3 Steps to Managing Bring Your Own Device at Your Business

By Lauren Fritsky

The proliferation of iPads and iPhones being used by employees for work purposes has created a slippery slope when it comes to IT standards and security. While some companies are committed to setting up barriers to Bring Your Own Device (BYOD), others are beginning to embrace the trend to foster greater work productivity and mobility. As more businesses undertake virtualisation and move to cloud services and cloud computing, you will need to create guidelines that allow employees to get the most out of their devices.

1. Get employees on board

With BYOD comes great freedom. There are good and bad aspects to this, and your company should clearly outline what an employee can use a device for and what he cannot. Can he go on Facebook to help promote your business’s page, but not to chat to his friends? Don’t forget about terms related to data stored on the device. Will you expect to have the ability to perform a data wipe should the employee leave the company?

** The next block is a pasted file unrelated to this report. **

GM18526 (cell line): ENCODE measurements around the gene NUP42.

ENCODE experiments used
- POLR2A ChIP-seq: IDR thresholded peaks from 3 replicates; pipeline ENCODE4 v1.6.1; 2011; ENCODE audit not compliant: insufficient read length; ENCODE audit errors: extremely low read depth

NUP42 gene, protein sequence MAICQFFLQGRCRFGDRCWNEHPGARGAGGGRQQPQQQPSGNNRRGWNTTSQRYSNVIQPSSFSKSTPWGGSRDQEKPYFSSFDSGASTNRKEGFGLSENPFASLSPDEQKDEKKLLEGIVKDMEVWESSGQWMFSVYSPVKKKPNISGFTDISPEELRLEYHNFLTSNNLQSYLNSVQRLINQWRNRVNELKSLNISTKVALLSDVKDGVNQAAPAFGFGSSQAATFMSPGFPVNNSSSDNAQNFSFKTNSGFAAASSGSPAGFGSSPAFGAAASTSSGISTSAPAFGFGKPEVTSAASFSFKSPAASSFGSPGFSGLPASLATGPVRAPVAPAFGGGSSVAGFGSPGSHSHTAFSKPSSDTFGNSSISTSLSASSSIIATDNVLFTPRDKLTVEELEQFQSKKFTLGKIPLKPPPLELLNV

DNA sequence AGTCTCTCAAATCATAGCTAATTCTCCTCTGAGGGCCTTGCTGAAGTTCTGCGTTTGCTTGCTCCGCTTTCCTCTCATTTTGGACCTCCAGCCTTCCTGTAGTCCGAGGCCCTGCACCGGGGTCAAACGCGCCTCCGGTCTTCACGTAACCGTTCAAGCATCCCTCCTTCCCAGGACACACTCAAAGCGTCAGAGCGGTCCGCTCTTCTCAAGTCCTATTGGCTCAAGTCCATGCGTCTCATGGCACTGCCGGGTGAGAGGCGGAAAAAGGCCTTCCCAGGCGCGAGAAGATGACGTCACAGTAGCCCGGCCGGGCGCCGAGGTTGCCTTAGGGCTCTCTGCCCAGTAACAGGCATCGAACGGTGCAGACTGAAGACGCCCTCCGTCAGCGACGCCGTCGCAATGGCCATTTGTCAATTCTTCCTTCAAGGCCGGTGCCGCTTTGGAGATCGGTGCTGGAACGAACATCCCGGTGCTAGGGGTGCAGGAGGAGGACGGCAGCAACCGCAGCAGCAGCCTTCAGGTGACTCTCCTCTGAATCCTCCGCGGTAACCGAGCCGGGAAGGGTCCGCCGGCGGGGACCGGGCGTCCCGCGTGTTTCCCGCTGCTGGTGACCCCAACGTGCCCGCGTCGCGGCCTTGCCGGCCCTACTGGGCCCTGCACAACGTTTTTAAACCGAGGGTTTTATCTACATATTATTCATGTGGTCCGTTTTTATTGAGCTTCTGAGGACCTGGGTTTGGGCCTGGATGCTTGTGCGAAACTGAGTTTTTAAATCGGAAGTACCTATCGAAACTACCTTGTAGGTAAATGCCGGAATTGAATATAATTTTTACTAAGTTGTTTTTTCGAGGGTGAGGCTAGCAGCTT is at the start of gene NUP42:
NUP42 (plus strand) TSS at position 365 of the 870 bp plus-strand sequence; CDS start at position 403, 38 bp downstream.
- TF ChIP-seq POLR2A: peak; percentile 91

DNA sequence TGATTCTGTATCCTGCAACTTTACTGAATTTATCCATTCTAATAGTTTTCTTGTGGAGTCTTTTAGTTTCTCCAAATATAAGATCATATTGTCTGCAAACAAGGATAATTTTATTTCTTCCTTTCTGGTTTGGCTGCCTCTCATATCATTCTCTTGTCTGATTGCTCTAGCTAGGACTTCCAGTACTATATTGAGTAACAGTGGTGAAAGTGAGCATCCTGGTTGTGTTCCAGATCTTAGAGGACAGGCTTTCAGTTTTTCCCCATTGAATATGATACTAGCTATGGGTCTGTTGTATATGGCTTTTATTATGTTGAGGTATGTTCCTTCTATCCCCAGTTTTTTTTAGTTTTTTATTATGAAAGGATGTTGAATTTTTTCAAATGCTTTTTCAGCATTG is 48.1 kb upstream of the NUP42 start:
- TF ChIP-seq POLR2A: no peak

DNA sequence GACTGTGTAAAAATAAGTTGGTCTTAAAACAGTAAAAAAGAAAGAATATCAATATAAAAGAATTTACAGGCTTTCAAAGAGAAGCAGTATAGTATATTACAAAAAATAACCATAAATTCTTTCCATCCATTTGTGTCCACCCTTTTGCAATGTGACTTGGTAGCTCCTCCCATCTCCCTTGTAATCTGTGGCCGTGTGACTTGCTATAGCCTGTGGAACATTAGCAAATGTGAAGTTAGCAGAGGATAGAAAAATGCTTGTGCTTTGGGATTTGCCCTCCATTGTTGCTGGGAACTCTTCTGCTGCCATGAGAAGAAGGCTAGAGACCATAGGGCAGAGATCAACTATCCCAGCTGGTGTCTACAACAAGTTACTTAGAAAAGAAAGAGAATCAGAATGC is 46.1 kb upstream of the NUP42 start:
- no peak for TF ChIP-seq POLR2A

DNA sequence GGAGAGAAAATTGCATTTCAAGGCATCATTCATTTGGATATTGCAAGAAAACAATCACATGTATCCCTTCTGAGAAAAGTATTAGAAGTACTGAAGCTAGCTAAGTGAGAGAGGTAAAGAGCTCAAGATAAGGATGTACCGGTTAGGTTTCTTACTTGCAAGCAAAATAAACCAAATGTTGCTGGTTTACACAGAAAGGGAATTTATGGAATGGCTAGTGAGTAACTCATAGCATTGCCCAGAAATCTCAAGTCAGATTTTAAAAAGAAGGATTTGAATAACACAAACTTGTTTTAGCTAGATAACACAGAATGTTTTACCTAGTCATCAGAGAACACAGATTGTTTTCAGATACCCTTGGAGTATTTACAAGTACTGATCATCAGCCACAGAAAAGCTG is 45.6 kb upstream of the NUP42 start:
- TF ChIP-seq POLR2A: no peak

2. Revisit your volume licensing agreement

Remember that depending on the devices and applications being used, and the number of people using them each day, you may need to revisit your volume licensing agreement.  Allowing employees to use company email on their own devices, for example, may breach you current licencing agreement.  Datacom consultants are knowledgeable in the latest changes in Microsoft software licensing and can help enterprise companies in Australia and New Zealand get the most out of their licensing agreement.

3. Research data security solutions

In one of our previous blog posts, we told you how mobile device management (MDM) software can help you monitor and secure mobile devices in your company within one network. You can even do this when devices are taken off the company network through endpoint security solutions. If a device gets stolen or you part ways with an employee, you can implement data wipe software to ensure important information doesn’t get into the wrong hands.

Whether you like it or not, BYOD is most likely here to stay. With a few smart decisions, you can welcome the trend into your company with open arms.

How have you allowed BYOD at your business?

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